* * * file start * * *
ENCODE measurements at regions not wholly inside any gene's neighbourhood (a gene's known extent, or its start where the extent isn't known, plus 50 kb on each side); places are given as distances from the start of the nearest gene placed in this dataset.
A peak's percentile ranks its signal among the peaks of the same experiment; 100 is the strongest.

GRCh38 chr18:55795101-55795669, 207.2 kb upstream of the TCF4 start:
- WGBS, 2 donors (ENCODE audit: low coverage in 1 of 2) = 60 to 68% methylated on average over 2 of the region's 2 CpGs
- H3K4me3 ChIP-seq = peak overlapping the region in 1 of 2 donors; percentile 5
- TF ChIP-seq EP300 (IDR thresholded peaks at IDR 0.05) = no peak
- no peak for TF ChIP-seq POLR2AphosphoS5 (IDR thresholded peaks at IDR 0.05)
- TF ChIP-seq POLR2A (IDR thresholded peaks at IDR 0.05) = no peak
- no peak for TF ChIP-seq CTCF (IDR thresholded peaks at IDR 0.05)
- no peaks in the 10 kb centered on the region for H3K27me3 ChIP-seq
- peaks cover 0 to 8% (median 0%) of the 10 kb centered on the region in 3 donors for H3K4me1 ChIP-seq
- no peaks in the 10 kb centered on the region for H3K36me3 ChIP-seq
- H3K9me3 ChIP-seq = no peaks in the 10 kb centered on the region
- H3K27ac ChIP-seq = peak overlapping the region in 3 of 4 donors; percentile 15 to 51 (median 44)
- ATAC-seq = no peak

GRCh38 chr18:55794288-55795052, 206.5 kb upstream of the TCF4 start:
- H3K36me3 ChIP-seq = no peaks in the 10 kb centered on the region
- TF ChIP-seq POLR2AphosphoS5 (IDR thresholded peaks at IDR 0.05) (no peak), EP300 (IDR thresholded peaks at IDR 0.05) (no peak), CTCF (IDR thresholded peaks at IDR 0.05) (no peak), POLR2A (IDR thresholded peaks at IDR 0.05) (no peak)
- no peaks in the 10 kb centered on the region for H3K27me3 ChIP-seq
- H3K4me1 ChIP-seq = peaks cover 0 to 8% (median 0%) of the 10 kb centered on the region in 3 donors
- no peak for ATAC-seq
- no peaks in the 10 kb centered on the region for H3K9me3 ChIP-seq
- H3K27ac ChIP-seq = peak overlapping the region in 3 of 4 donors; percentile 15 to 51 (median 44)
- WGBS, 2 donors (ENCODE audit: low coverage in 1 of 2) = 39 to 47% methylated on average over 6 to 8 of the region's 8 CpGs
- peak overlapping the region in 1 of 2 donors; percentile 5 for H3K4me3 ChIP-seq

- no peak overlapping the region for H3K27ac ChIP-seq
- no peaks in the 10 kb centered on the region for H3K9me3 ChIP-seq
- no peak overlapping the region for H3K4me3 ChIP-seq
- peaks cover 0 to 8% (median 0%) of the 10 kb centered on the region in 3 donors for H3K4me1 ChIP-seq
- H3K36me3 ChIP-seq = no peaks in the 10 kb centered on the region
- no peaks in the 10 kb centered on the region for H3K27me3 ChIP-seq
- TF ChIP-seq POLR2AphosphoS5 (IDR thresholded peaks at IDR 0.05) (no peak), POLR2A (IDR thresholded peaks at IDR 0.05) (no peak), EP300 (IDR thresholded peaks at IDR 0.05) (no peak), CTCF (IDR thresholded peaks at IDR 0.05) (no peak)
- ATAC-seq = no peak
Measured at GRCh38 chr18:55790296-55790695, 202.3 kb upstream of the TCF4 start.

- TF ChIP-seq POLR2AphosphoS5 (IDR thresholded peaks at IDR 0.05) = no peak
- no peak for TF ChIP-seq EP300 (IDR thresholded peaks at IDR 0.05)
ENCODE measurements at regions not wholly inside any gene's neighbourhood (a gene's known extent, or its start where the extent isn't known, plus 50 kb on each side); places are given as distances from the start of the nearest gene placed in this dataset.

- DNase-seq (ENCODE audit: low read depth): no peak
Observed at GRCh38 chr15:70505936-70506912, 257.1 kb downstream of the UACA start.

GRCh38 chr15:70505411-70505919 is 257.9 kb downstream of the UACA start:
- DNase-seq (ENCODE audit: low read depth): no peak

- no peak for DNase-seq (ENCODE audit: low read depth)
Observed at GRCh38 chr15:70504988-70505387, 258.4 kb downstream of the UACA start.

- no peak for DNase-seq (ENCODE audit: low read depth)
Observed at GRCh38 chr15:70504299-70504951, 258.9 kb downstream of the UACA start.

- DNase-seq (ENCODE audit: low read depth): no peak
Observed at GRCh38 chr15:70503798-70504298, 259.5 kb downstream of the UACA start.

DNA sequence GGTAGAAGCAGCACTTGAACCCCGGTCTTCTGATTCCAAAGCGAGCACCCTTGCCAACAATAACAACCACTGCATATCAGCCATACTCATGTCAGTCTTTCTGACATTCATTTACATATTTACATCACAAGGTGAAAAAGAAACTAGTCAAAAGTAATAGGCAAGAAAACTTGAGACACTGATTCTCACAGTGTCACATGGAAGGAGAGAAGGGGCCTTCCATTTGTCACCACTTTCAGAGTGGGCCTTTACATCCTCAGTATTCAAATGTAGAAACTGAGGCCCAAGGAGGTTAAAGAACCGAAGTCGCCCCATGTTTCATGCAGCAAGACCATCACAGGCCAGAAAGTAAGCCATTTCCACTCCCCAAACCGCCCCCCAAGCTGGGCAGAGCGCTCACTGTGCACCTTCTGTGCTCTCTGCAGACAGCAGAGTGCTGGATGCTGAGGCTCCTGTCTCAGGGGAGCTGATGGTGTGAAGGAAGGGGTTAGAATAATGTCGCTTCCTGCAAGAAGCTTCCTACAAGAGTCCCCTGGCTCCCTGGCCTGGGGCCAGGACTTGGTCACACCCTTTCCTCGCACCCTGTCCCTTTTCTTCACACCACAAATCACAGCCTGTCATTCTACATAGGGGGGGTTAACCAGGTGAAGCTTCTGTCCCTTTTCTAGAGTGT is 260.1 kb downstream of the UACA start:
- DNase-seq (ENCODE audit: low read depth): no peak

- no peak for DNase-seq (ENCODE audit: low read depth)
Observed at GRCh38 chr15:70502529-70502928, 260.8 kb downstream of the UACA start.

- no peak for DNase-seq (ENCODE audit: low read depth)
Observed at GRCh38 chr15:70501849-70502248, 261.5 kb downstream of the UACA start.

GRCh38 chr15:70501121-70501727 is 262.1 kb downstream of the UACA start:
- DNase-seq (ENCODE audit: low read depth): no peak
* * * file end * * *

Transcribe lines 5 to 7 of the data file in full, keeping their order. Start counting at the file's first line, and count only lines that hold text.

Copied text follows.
- H3K4me3 ChIP-seq = peak overlapping the region in 1 of 2 donors; percentile 5
- TF ChIP-seq EP300 (IDR thresholded peaks at IDR 0.05) = no peak
- no peak for TF ChIP-seq POLR2AphosphoS5 (IDR thresholded peaks at IDR 0.05)